No Bunnies & Elephants with Negative Interest Rates

BunnyThe idea of negative interest rates has been given renewed attention with the Bank of Japan being the latest central bank to actually implement negative rates on some deposits. Recently, Bloomberg Business published a cute cartoon featuring Janet Yellen and bunnies to explain the theory of how negative interest rates are supposed to work. Unfortunately, this theory is fatally flawed and a more apt cartoon illustration would be Dr. Seuss’s The Cat in the Hat Comes Back.

The Theory
We covered negative interest rates a year ago when European bonds started trading at yields below 0%; so for a crash course or refresher on what negative interest rates are and how they work, check out our previous article first.

Bloomberg’s cartoon starts with the fact central bankers want negative interest rates to incentivize spending and borrowing and to deter people from hoarding money. People are not dumb, and if they are charged money on their savings in a bank, they will take it out and stick it under a mattress rather than pay for it to sit in a bank.

Central banks, the theory goes, should instead focus on the big players: the banks. Since they have so much money and need to keep some of it in electronic form with the Federal Reserve, they won’t be able to ‘stick it under a mattress’. If central banks charge them on the margin (in other words, a portion of deposits, but not necessarily all of their deposits), then it should incentivize the big banks to hand out more loans.

More loans will spur businesses to invest, grow and hire more people. In addition, negative rates will drive down the value of the dollar, making exports cheaper, which will also fuel growth. Sounds like cute bunnies and sunshine right? Not quite.

The Reality: The Cat in the Hat Comes Back
The foundational flaw to this entire approach is the Keynesian idea of jump-starting the economy by trying to increase aggregate demand: borrowing and spending is the ultimate goal for central bankers. But sustainable spending can only come after savings, production and wealth creation.

If businesses don’t see opportunities to grow, and if banks don’t see credit-worthy customers to whom to lend, and if consumers are tapped out and don’t want to take on more debt, then making interest rates lower is not going to help. These are signs of structural problems that can only be fixed by the liquidation of bad investments and reallocation into more productive ones.

In other words, this theory is pushing on a string, and a better illustration of the problem would be the childhood book The Cat in the Hat Comes Back by Dr. Seuss. The Federal Reserve and other central banks have created the initial pink ring around the bathtub with too much debt and easy credit. Like Dr. Seuss’ Cat, central banks continue to try to rid the world of their initial problem, only to make it worse, spreading it to other areas and creating new problems in the process.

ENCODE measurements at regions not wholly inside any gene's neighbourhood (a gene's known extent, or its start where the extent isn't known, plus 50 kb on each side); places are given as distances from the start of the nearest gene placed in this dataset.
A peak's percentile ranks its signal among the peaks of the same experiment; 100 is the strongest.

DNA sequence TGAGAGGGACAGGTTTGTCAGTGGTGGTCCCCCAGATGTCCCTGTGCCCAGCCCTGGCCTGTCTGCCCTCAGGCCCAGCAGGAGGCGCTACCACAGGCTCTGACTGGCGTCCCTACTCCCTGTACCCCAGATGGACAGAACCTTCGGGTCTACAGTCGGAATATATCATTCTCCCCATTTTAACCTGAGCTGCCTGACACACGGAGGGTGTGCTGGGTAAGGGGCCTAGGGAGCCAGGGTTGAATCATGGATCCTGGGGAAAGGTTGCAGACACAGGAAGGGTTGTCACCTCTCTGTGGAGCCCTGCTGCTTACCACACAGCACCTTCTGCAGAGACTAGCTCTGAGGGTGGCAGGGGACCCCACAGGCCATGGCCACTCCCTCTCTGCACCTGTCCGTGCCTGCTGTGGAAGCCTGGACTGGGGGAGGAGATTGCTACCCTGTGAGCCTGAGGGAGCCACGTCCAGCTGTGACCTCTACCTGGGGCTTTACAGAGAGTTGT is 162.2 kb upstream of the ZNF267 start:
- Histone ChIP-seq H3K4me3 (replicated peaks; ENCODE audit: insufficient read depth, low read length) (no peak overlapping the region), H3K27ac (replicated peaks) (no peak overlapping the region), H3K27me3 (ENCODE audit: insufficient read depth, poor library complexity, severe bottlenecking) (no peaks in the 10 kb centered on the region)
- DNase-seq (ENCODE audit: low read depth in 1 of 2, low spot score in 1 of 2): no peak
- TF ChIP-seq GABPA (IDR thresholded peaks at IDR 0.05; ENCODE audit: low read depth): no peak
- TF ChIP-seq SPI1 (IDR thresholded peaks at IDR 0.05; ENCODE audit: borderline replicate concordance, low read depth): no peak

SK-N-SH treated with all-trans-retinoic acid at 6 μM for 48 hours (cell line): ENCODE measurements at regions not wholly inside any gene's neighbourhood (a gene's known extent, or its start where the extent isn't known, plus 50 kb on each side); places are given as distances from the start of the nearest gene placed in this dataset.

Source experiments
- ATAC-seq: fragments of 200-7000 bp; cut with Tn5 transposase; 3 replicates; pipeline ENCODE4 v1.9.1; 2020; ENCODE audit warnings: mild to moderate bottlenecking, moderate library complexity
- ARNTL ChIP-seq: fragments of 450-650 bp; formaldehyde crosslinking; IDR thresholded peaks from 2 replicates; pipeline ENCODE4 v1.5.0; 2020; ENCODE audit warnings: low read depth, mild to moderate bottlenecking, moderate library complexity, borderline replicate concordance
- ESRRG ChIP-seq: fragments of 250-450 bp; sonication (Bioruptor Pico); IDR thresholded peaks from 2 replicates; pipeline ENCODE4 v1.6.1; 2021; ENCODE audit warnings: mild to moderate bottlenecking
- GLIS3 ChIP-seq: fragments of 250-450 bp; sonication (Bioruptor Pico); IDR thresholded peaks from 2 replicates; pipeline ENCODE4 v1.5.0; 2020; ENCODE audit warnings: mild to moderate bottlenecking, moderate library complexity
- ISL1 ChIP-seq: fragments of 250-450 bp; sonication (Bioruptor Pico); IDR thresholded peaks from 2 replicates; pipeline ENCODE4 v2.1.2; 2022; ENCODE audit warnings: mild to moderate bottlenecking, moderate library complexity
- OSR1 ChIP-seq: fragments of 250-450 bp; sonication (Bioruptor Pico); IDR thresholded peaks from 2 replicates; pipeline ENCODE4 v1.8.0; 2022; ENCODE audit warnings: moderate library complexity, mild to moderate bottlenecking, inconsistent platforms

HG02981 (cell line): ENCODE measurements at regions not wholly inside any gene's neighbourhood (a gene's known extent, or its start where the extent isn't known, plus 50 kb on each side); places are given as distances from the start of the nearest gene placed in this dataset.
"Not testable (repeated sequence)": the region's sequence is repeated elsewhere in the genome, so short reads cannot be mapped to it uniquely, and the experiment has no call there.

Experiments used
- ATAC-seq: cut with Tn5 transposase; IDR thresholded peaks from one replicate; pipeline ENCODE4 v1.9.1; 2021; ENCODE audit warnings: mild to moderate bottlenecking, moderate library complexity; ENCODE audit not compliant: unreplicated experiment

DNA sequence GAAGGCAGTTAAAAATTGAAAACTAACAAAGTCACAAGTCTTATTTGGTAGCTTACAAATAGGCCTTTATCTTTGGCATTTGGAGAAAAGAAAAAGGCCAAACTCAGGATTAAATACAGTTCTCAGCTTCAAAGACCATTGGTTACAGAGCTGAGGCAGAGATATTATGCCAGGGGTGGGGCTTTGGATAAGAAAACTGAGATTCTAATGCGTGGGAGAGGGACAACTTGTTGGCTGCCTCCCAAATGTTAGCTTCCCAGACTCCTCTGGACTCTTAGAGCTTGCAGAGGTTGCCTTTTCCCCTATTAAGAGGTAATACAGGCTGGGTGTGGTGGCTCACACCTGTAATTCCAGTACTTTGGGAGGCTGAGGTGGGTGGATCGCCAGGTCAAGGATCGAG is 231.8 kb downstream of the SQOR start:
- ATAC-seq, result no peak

One part of the Bloomberg cartoon that is correct is the recognition that people are not dumb and will withdraw their money from a bank that demands payment for storing it there. We may be witnessing this already. Even though retail banks in Japan have not yet enacted negative rates, they did lower their deposit rate, and citizens are obviously worried it will get worse because sales of safes have recently soared as the Wall Street Journal reports.

Truth Can Be Stranger Than Fiction
It gets worse. Realizing that cash imposes a hurdle to employing negative rates, central bankers and economists have started to talk seriously about an outright ban on cash! Harvard economist Kenneth Rogoff has made calls to ban cash to implement negative rates; while most recently, former Treasury Secretary Larry Summers advocated getting rid of the $100 bill and 500 euro note, albeit under the pretense of curbing crime and illicit activities.

If people are not dumb and will seek alternatives to negative rates, what makes central bankers think that other bankers are dumb and will keep their money at negative rates? Banks will find other ways to compensate, by either passing on these negative rates to consumers, or more likely, try to disguise them and compensate with other fees. Consumers will follow suit, finding ways to get rid of excess money balances, perhaps by prepaying utility bills and taxes.

Creating more credit or attempting to induce people to take out more loans will not create wealth. Contrary to Seuss’ story, there is no magical “Voom” tool to set everything right before anyone gets hurt. What ultimately needs to happen is for central banks to get out of the business of trying to control or stimulate the economy with their monetary tools and let people’s savings and time preferences set the appropriate rate of interest.

Chris Kuiper, CFA is currently a student and researcher at George Mason University, pursuing a Master’s of Economics. His previous experience includes asset management, investing and banking.

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